Show Summary Details

Page of

 Printed from Grove Art Online. Under the terms of the licence agreement, an individual user may print out a single article for personal use (for details see Privacy Policy).

date: 24 October 2019

Cicero (Marcus Tullius)locked

(b Arpinum [now Arpino, nr Frosinone], Jan 3, 106 bc; d Formiae [now Formia, Campagna], Dec 7, 43 bc).
  • Valerie Hutchinson Pennanen

Extract

(Marcus Tullius)

(b Arpinum [now Arpino, nr Frosinone], Jan 3, 106 bc; d Formiae [now Formia, Campagna], Dec 7, 43 bc).

Roman orator, statesman, philosopher and patron. His reverence for the past was reflected in both his public and private life. Having studied in Greece and apparently read at least one treatise on Greek art (see Brutus xviii.70), he was familiar with the work of the greatest Greek artists and alluded to Myron, Polykleitos, Pheidias, Lysippos, Apelles and to Greek art in general throughout his writings. That he was an avid collector is revealed by his Letters to Atticus, through whom he bought numerous sculptures for his villa at Tusculum. Fondness for Greek art is also reflected in his choice of similes, so that he compared Caesar’s straightforward prose with ‘nude, well-proportioned’ statues (Brutus lxxv.262), strong-souled men with rust-proof Corinthian bronzes (Tusculan Disputations IV.xiv.32) and man’s acquisition of wisdom with Pheidias’ ability to perfect a statue (On the Ends of Good and Evil IV.xiii.34). His admiration for Greek art is further evident in his impassioned speech ...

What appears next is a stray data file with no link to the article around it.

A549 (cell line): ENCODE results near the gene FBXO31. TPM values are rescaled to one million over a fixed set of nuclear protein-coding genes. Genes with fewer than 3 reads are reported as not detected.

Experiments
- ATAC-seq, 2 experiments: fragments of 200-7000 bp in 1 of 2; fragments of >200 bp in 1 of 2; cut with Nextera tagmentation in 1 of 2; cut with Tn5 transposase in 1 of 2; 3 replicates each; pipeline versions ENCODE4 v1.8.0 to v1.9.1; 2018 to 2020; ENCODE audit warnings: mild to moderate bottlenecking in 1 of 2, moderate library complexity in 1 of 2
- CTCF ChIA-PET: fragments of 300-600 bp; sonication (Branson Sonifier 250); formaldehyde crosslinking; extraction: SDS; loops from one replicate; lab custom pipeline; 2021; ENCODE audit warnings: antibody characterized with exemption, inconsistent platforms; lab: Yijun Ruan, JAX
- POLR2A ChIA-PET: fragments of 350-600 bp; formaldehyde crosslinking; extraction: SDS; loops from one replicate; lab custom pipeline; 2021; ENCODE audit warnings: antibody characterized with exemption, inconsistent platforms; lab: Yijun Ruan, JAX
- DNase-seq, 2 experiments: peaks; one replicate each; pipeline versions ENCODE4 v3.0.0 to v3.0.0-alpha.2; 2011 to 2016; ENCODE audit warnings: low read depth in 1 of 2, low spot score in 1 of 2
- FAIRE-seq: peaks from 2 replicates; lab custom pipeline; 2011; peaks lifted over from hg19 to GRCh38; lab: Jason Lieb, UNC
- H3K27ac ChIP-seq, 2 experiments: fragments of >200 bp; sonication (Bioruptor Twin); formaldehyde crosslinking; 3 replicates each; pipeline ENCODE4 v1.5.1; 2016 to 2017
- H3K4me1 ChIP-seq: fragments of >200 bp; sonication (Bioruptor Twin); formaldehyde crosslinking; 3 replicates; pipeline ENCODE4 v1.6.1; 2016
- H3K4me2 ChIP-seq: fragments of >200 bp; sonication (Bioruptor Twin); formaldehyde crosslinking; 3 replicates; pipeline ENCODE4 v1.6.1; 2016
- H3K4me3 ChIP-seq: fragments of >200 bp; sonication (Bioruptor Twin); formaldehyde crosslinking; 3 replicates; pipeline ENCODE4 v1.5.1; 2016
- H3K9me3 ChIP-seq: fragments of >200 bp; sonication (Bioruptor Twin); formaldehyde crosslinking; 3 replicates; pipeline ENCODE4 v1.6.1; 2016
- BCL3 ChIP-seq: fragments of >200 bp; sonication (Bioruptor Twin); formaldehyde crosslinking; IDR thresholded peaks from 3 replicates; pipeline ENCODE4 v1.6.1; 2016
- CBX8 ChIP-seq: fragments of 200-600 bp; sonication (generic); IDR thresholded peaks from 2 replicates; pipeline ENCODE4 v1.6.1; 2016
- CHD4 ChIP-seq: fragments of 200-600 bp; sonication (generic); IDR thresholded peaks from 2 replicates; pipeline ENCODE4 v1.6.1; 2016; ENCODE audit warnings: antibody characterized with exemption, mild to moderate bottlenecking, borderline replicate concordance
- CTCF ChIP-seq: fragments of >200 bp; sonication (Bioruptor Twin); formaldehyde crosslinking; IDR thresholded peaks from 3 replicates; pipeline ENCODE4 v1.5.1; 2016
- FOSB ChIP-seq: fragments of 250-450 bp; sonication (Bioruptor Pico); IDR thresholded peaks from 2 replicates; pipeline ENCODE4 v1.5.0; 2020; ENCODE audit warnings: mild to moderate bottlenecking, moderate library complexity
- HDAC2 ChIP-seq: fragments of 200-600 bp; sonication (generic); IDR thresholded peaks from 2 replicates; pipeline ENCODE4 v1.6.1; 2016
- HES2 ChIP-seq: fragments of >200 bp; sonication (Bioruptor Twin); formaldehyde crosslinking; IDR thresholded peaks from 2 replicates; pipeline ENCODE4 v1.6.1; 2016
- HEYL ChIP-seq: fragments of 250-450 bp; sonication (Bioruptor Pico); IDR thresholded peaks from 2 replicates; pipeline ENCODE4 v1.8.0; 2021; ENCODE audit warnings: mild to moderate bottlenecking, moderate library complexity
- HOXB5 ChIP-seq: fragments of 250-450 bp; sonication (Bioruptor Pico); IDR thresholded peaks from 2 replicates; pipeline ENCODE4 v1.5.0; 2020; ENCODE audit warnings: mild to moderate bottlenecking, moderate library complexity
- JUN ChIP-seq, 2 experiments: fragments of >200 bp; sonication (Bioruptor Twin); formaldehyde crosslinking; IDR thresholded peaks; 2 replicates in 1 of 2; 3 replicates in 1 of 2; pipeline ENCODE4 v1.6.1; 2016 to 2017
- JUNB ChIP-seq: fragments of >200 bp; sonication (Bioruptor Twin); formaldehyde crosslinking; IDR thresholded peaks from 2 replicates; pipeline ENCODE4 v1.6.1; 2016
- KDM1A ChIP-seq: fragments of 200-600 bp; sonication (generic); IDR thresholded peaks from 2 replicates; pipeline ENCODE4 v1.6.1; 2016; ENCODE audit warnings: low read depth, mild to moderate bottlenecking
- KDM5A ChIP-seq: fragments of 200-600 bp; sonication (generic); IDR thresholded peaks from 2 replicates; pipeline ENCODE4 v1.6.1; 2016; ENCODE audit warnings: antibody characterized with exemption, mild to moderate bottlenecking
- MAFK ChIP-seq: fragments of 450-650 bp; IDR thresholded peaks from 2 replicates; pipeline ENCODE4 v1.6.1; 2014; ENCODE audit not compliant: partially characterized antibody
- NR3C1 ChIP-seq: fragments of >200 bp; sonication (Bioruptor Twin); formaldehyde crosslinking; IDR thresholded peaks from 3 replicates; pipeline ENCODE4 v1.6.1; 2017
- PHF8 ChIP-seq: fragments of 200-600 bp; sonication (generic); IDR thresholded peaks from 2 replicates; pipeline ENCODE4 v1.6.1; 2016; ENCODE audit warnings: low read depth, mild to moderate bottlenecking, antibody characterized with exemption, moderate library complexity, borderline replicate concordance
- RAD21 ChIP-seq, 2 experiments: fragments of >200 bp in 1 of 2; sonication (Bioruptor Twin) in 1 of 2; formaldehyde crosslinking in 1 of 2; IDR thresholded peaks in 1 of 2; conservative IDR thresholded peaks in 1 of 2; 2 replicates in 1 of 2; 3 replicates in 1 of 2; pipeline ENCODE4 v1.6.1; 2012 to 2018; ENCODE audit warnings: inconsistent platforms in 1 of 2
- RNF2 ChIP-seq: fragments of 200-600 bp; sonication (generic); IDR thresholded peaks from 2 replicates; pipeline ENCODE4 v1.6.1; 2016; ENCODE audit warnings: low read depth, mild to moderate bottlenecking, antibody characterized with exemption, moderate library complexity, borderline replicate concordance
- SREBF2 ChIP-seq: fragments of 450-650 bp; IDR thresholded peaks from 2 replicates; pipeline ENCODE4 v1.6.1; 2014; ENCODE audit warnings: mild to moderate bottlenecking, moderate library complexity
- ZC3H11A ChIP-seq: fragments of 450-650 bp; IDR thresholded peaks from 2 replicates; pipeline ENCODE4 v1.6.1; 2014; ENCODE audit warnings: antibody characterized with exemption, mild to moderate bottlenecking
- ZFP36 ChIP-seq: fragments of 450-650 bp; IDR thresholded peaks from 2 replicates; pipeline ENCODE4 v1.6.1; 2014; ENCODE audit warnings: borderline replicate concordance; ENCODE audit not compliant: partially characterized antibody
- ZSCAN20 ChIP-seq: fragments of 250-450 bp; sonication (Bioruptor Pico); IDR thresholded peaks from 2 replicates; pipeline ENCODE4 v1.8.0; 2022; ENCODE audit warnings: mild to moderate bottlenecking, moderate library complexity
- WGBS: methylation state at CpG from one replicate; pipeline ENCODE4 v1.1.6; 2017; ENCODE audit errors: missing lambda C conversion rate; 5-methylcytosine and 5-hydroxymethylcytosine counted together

You do not currently have access to this article

Login

Please login to access the full content.

Subscribe

Please subscribe to access the full content.